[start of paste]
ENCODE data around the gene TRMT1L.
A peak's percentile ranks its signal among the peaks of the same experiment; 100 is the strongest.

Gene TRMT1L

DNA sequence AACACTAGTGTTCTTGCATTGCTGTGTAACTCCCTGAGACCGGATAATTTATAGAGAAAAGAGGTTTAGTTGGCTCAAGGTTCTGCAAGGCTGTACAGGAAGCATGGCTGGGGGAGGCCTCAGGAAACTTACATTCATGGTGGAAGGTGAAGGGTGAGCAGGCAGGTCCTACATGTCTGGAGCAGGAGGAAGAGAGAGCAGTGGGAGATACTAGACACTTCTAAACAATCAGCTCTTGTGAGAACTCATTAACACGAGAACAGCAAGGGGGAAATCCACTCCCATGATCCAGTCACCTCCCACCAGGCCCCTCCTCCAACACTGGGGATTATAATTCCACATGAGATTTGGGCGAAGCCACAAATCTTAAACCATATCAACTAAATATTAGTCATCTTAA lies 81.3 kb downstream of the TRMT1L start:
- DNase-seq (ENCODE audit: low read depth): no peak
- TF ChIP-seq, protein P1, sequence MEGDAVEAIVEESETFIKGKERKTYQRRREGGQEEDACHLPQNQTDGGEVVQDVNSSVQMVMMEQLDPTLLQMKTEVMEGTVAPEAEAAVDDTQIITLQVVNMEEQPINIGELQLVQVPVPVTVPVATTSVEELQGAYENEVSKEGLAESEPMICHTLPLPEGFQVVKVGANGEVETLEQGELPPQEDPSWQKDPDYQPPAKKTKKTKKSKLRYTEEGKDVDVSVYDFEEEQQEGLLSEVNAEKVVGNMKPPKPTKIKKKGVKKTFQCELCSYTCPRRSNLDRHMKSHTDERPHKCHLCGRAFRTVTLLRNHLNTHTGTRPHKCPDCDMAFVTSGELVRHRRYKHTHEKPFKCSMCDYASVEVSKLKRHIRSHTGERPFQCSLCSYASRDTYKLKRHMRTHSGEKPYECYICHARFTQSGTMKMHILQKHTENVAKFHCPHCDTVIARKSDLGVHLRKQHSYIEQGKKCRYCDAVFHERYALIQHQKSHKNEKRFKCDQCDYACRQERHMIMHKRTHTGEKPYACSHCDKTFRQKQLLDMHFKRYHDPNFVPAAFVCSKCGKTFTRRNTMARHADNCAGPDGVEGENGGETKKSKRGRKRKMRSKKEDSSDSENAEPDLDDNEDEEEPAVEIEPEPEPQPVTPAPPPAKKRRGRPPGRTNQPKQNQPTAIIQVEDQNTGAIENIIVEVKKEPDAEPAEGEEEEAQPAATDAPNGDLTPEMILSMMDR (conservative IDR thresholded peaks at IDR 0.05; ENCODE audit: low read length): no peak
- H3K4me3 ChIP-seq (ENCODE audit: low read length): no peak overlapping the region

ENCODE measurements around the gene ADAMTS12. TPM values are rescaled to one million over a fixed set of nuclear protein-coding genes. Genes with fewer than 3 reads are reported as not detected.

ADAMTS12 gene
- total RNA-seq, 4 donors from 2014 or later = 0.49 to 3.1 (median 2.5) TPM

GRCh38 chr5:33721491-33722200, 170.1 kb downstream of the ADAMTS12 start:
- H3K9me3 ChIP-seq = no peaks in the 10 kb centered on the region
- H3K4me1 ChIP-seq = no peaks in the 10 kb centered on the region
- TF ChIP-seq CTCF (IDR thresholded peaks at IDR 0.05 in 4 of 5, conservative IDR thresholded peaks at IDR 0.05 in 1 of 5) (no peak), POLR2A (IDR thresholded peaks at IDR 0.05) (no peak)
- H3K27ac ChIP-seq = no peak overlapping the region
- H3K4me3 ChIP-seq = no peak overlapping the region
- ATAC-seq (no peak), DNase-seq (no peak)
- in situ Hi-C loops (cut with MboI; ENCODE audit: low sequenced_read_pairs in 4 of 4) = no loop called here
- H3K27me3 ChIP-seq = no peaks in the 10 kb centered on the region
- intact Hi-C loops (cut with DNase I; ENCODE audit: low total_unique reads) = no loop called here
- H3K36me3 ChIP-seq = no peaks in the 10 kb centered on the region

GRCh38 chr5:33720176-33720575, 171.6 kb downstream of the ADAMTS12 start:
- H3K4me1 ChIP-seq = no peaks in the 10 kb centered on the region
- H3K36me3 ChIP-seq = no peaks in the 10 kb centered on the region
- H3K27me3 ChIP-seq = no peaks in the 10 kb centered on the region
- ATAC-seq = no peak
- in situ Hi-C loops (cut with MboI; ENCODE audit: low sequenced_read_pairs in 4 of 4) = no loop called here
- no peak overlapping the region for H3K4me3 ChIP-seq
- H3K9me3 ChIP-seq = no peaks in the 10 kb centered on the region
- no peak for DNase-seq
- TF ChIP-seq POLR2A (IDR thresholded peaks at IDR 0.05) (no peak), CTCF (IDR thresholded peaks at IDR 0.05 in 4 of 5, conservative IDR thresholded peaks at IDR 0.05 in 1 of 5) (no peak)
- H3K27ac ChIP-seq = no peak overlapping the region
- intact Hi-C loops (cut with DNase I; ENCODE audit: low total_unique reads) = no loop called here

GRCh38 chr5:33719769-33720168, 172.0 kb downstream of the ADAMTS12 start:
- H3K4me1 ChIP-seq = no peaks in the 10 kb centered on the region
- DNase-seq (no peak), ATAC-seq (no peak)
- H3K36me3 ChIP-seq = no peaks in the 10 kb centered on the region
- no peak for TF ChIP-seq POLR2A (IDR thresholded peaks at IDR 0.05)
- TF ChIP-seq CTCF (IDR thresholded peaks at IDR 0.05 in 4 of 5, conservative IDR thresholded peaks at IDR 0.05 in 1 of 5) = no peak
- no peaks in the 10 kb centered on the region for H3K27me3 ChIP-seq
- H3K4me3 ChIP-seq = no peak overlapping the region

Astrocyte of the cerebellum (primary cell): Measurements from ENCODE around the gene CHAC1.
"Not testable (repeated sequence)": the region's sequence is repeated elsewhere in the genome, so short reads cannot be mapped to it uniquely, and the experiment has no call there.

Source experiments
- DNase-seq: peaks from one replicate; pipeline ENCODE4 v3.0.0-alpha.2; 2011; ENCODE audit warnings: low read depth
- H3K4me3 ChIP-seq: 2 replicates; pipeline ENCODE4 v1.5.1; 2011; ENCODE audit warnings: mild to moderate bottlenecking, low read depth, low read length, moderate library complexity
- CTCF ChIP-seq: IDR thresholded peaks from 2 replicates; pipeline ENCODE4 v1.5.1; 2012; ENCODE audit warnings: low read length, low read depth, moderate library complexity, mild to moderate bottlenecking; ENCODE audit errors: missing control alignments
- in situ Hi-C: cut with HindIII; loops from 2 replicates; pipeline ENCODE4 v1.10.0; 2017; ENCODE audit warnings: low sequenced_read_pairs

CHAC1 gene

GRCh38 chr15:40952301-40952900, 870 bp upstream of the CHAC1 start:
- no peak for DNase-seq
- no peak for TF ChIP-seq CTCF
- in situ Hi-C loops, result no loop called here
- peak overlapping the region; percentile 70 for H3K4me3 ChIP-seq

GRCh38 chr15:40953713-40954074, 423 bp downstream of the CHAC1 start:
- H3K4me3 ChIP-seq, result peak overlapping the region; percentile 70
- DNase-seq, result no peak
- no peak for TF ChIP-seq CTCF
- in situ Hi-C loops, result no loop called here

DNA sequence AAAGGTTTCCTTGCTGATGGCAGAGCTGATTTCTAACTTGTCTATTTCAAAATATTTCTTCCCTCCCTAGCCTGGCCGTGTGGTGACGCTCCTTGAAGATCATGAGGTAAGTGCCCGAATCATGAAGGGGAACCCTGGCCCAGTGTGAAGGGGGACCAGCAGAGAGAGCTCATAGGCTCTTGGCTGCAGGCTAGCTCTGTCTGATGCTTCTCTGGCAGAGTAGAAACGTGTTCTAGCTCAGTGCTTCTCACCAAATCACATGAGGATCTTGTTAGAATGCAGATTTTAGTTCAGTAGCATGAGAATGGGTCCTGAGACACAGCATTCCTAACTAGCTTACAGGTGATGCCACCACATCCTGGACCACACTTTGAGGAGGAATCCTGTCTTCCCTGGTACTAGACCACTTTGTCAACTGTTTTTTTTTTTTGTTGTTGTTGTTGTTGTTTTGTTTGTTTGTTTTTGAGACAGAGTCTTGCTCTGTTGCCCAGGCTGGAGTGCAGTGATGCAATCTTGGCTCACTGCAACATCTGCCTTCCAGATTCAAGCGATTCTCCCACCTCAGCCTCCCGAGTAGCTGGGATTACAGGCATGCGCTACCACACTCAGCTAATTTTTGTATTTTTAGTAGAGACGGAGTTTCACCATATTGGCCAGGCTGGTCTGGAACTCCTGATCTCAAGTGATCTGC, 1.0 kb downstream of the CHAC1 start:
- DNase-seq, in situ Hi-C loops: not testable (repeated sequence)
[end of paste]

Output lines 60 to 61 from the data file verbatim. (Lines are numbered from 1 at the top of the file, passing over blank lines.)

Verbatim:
DNA sequence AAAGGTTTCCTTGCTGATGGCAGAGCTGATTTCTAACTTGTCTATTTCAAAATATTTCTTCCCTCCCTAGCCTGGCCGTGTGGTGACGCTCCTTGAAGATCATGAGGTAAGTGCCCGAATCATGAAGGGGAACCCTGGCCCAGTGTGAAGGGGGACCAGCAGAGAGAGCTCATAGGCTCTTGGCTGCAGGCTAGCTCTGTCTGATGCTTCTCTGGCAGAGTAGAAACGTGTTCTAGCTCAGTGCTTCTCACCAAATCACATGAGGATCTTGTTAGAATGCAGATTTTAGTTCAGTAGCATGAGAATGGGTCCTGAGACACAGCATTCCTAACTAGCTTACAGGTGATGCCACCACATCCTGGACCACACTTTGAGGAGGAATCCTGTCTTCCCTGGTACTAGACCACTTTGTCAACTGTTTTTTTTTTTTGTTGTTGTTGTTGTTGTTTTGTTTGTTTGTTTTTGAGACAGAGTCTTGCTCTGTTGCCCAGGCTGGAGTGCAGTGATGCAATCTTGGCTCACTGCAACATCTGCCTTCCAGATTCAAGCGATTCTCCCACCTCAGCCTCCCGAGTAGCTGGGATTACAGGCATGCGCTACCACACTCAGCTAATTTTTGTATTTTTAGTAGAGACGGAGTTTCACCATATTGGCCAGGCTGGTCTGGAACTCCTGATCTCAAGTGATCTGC, 1.0 kb downstream of the CHAC1 start:
- DNase-seq, in situ Hi-C loops: not testable (repeated sequence)